Academic journal article The Catholic Historical Review

Her Life Historical: Exemplarity and Female Saints' Lives in Late Medieval England

Academic journal article The Catholic Historical Review

Her Life Historical: Exemplarity and Female Saints' Lives in Late Medieval England

Article excerpt

Her Life Historical: Exemplarity and Female Saints' Lives in Late Medieval England. By Catherine Sanok. [The Middle Ages Series.] (Philadelphia: University of Pennsylvania Press. 2007. Pp. xviii, 256.)

In Her Life Historical, Catherine Sanok offers a penetrating review of the concept of exemplarity using lives of female saints to articulate exciting new ideas about how exemplarity could function in later medieval culture. Given the unexamined assumptions usually in play when "exemplary" texts are read by modern critics, Sanok's elegant study is a much-needed analysis of the complex nexus of hagiographie, historical, and gender issues to be found in the popular genre of female saints' lives.

Although Sanok's work builds productively on the preceding generation of hagiographic scholarship, she also offers fresh perspectives that undermine earlier truisms about gender and history. Most fundamentaEy she questions the paradigm that tends to put female vernacular spirituality at odds with historical reflection. Of the genre's supposed ahistoricity she says, "The exemplarity of vernacular hagiography depends on the fantasy that gender ideology and Christian practice are continuous, even transhistorical, but this is clearly not true" (p. 22).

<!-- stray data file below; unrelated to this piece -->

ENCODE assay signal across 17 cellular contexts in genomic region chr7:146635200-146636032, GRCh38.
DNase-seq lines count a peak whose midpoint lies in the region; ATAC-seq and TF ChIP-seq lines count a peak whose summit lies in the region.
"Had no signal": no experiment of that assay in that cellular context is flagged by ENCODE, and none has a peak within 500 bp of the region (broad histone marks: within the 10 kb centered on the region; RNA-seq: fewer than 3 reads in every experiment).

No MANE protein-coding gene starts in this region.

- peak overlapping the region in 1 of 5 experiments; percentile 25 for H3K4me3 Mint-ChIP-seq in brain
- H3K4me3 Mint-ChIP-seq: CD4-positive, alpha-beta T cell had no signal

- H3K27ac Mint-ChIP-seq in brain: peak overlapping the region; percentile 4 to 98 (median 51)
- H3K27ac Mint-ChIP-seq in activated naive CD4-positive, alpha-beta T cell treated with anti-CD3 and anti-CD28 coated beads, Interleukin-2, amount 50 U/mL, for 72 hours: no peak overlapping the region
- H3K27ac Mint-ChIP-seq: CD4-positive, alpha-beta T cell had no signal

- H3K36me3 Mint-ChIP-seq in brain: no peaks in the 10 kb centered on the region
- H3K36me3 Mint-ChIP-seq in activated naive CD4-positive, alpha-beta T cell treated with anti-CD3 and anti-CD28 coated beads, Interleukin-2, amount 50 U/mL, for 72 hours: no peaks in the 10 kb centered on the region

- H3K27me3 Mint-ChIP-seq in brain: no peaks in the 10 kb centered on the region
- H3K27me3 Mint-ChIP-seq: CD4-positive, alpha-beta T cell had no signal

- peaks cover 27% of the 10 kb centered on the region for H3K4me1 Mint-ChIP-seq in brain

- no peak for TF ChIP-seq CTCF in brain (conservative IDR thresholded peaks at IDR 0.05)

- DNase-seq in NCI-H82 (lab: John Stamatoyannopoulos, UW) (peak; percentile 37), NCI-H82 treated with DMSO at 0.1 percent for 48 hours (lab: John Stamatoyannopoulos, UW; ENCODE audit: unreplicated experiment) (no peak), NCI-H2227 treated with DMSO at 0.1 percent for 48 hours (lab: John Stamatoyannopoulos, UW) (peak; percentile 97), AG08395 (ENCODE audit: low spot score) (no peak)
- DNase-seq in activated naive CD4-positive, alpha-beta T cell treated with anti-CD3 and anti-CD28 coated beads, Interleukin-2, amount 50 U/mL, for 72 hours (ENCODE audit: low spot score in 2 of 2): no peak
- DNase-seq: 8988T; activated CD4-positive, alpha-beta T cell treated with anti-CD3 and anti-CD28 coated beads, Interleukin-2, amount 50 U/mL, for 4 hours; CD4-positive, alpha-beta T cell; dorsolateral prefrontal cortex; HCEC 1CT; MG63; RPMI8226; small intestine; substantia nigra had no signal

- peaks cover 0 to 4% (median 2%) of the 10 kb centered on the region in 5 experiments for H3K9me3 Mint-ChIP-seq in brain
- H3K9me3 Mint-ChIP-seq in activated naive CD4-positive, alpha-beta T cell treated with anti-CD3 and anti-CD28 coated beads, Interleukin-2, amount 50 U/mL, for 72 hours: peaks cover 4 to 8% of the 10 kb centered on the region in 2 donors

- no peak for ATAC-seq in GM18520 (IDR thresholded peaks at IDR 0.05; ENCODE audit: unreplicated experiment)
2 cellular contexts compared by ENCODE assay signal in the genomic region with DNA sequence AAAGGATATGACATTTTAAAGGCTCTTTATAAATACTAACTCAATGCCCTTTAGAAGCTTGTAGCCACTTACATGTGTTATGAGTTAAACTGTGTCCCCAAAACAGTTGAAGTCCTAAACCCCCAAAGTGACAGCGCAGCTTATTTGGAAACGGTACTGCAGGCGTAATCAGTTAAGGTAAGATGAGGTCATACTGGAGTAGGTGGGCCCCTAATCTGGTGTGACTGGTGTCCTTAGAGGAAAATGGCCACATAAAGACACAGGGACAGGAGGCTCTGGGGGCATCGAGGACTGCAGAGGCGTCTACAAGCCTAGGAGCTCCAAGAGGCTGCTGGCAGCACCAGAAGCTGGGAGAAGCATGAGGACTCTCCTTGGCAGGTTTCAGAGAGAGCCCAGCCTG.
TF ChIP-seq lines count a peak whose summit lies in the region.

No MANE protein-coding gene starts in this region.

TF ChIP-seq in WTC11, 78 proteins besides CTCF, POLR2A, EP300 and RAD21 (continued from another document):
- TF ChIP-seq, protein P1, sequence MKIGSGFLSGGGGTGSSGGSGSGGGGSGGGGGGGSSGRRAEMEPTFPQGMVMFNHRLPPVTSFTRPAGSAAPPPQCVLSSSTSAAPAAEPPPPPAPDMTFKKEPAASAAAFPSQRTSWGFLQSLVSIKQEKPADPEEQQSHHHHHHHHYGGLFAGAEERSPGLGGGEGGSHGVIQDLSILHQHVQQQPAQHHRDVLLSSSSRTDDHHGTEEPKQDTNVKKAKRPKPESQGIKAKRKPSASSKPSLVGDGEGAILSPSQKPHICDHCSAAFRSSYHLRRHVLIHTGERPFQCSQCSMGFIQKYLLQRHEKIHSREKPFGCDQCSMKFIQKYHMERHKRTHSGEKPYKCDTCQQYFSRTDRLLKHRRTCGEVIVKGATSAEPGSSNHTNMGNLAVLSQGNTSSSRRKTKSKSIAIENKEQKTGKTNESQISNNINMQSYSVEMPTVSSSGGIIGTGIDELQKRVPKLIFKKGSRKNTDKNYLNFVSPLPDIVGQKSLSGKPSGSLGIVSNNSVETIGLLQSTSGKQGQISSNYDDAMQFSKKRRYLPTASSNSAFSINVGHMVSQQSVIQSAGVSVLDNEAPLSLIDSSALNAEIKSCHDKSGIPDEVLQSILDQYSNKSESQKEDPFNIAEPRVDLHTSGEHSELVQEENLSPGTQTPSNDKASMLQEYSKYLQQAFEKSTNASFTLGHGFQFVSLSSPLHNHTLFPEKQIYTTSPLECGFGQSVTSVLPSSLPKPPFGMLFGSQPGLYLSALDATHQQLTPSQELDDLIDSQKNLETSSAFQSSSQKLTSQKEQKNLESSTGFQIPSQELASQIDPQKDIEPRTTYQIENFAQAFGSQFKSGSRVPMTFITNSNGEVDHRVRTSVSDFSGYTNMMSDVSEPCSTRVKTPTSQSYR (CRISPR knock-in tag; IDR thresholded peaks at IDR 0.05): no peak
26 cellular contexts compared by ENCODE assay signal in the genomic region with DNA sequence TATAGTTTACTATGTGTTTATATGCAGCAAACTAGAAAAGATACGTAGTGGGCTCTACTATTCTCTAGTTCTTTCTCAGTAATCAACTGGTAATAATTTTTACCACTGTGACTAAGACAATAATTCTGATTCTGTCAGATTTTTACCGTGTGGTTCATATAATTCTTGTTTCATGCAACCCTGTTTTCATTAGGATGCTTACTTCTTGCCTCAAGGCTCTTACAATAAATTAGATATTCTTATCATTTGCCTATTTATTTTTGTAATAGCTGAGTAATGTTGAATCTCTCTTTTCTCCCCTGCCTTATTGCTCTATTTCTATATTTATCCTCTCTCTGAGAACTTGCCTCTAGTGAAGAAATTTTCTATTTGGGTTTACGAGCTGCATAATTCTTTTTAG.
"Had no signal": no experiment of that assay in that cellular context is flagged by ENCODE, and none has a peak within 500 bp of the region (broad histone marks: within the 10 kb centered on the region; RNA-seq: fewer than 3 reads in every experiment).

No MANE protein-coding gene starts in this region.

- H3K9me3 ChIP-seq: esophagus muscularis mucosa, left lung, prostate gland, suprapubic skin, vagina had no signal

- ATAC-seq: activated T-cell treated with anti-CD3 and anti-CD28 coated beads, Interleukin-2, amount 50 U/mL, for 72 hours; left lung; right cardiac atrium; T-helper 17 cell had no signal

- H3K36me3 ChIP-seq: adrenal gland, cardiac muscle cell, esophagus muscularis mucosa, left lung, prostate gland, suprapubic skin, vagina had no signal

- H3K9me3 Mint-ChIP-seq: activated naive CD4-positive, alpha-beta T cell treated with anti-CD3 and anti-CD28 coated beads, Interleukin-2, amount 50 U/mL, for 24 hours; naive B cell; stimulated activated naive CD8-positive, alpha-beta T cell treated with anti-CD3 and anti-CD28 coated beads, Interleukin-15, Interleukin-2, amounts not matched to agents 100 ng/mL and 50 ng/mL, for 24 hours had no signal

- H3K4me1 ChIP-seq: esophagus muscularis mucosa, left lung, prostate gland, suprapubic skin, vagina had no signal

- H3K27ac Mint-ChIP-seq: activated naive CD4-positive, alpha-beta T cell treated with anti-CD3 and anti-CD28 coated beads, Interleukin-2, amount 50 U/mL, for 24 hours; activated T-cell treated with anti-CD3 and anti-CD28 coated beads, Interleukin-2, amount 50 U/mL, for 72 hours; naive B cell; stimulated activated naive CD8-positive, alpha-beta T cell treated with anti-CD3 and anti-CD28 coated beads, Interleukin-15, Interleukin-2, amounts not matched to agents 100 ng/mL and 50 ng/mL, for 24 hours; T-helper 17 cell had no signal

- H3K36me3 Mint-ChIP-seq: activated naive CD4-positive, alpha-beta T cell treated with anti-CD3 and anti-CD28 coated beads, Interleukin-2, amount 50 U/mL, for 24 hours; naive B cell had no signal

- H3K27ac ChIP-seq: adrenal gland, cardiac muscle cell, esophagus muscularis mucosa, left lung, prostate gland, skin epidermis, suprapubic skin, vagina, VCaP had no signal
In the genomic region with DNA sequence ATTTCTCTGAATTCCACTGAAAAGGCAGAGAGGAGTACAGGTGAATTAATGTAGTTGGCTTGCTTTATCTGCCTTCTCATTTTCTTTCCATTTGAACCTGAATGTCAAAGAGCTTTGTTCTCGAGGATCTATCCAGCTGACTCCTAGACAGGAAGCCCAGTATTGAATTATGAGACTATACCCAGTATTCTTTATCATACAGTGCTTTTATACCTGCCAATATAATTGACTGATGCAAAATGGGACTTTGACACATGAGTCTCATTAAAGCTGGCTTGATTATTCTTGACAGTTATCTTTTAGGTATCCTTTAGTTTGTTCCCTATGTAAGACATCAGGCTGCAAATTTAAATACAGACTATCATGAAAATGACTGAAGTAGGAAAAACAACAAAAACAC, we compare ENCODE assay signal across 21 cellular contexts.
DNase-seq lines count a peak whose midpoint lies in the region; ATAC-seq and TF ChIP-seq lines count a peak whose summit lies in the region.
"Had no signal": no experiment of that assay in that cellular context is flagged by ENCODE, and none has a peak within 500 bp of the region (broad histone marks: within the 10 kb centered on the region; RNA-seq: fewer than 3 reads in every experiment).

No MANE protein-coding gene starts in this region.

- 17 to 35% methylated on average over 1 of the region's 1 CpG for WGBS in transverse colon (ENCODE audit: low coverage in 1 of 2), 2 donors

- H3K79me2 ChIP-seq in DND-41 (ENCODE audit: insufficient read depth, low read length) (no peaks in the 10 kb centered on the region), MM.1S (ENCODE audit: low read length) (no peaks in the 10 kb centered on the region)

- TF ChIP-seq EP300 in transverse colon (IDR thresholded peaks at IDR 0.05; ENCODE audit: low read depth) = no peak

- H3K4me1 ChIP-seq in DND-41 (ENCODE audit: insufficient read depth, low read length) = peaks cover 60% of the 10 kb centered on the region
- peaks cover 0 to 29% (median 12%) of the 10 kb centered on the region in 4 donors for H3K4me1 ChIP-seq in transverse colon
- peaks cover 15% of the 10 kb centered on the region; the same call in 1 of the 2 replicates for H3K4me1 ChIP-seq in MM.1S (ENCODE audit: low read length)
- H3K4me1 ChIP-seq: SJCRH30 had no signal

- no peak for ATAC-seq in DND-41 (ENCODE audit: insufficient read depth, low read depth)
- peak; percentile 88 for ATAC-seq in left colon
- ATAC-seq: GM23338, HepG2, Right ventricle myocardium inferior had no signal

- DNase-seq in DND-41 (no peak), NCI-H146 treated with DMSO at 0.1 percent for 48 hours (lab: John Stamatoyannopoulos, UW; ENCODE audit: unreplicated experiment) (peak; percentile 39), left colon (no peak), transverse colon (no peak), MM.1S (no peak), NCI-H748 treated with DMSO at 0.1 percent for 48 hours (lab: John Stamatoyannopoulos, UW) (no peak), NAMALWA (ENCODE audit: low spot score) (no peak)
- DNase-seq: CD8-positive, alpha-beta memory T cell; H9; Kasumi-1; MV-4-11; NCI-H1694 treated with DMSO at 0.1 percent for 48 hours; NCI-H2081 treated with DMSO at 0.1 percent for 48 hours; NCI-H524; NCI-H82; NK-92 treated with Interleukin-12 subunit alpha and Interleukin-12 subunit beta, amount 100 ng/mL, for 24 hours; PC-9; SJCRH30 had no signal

Her initial comparison in chapter 1 of the ways women readers "imitated" their saintly models-saints Cecilia, Mary Magdalene, Margaret, and Katherine-reveals that figures like Julian of Norwich and Margery Kempe or male writers of prescriptive texts in fact used such saintly models very flexibly. The feature to be imitated was often carefully selected from a range of narrative possibilities in the legend, leaving other features either explicitly or tacitly as unimitable. For example, the typical virgin saint's adamant rejection of marriage and sexuality, her challenge to male authority, or her defiant public preaching were rarely presented as traits the woman reader should mimic. Instead, such narrative features were often allegorized into ethical virtues that could be emulated.

Sanok traces the "incommensurability" of ethics and narrative, the continuities and discontinuities of history, through a variety of topics in the following chapters. …

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